That all changed in the fall of 2006, however. On one unusually cold evening in their small, New England town, James had picked up the kids from soccer practice. He needed to stop by the grocery store before heading home. To do so, he had to get on the freeway as it presented the quickest path to the local shopping center.
As James entered the freeway, he hit a patch of black ice and lost control of his sedan. The car spun out of control and ended up right in the path of an oncoming 18-wheeler truck. As the big rig hit the car, James and both children were instantly killed.
As anyone might imagine, Linda was devastated. Over the next several months, despite regular therapy and loving support from her community, Linda spiraled into an unyielding depression. No matter what she did, she couldn’t seem to recover from the heartache that plagued her every breath.
The helping hand from a good friend
Shortly after the accident, Linda’s best friend from college (a woman named Chelsea) came to stay with her. Chelsea was willing to do anything she could to help Linda get back on her feet. Among other things, Chelsea took care of all the administrative stuff that one has to do when loved ones pass away. For example, Chelsea helped filed a claim for benefits under James’ life insurance policy.
That process reminded Linda that she now had to change her own policy beneficiary since James and the kids were no longer alive. In light of her gratitude to Chelsea, she changed her beneficiary designation to name her friend.
Unfortunately, shortly after making that gracious effort, Linda’s grief became too much. She wrote a lengthy suicide note expressing her fear that her depression would never subside, swallowed an entire bottle of sleeping pills, and died sometime in the night.
Weeks later, Chelsea took the painful step of filing a claim for benefits under Linda’s life insurance policy. A seasoned business lawyer, Chelsea had read the policy and realized that the initial two-year suicide exclusion was no longer effective. Thus, she didn’t anticipate any problems with the payout.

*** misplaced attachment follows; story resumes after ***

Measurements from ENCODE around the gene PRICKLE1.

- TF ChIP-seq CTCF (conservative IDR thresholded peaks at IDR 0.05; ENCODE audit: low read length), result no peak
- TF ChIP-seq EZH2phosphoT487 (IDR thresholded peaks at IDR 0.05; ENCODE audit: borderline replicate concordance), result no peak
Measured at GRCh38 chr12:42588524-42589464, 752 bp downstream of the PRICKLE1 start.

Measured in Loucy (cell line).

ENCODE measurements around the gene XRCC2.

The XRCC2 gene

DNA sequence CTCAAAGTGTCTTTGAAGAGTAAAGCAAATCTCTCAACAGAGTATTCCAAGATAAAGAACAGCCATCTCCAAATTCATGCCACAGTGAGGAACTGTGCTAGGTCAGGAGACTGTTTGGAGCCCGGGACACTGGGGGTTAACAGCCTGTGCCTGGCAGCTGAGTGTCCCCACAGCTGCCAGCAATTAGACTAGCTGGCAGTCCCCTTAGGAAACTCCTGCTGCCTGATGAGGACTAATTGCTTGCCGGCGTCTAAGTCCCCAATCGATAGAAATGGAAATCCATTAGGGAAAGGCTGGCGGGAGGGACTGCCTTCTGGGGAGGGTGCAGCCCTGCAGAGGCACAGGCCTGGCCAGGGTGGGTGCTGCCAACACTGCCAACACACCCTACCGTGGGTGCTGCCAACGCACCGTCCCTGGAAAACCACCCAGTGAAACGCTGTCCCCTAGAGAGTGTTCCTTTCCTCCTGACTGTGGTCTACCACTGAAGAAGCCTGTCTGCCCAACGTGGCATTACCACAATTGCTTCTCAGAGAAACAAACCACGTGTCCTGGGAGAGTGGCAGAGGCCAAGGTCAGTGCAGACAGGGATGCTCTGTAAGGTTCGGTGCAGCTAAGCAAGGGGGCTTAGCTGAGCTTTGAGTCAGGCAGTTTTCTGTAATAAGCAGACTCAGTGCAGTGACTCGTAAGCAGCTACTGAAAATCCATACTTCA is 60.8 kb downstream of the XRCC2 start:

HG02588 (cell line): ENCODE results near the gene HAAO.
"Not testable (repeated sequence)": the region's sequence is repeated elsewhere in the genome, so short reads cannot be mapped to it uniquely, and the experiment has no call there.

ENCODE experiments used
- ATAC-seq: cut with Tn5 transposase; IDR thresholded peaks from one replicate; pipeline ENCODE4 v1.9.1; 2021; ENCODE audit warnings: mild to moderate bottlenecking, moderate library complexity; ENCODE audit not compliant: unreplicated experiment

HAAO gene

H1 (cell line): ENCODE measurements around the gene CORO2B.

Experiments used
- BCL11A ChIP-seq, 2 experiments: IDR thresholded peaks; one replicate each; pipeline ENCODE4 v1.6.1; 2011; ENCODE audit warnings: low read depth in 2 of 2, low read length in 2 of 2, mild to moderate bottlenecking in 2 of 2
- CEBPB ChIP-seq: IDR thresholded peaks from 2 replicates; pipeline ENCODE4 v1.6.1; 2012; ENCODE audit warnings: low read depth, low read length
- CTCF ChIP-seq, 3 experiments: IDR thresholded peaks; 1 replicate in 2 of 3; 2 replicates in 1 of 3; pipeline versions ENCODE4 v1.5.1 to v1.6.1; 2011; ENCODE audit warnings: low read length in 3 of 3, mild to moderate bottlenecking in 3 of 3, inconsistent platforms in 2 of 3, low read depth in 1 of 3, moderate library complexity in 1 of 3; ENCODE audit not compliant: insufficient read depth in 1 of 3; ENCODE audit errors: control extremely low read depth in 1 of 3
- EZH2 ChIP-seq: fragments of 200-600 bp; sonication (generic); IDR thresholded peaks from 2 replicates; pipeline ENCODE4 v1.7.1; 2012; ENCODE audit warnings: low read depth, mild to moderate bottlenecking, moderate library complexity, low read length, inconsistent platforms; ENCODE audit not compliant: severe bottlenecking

A month later, however, Chelsea received a claim denial letter in the mail. The insurer claimed that Linda – who clearly died as the result of depression – had been untruthful in her initial application for life insurance. Specifically, the company claimed that Linda’s failed to disclose any level of depression, which constituted a material misrepresentation that nullified the policy. This didn’t sit right with Chelsea. Linda had actually been the furthest thing from depressed when she applied for the policy.
She contacted a former classmate who now specialized in the wrongful denial of life insurance claims. That lawyer instantly recognized that the insurer was using Linda’s later-acquired and situational depression as a ruse to deny an otherwise valid claim. The lawyer suggested they fight the claim denial, which they did. They were successful in having the denial overturned during an administrative appeal.
Linda’s case just goes to show that insurance companies are willing to exploit certain conditions to try to justify claim denials. If Chelsea hadn’t been a lawyer herself, she might have taken the original denial letter as the final word on the topic. It’s an unfortunate mistake that happens all the time.
If you’re facing a life insurance claim denial that just doesn’t seem right to you, please call our office for a free consultation. We’re here to help.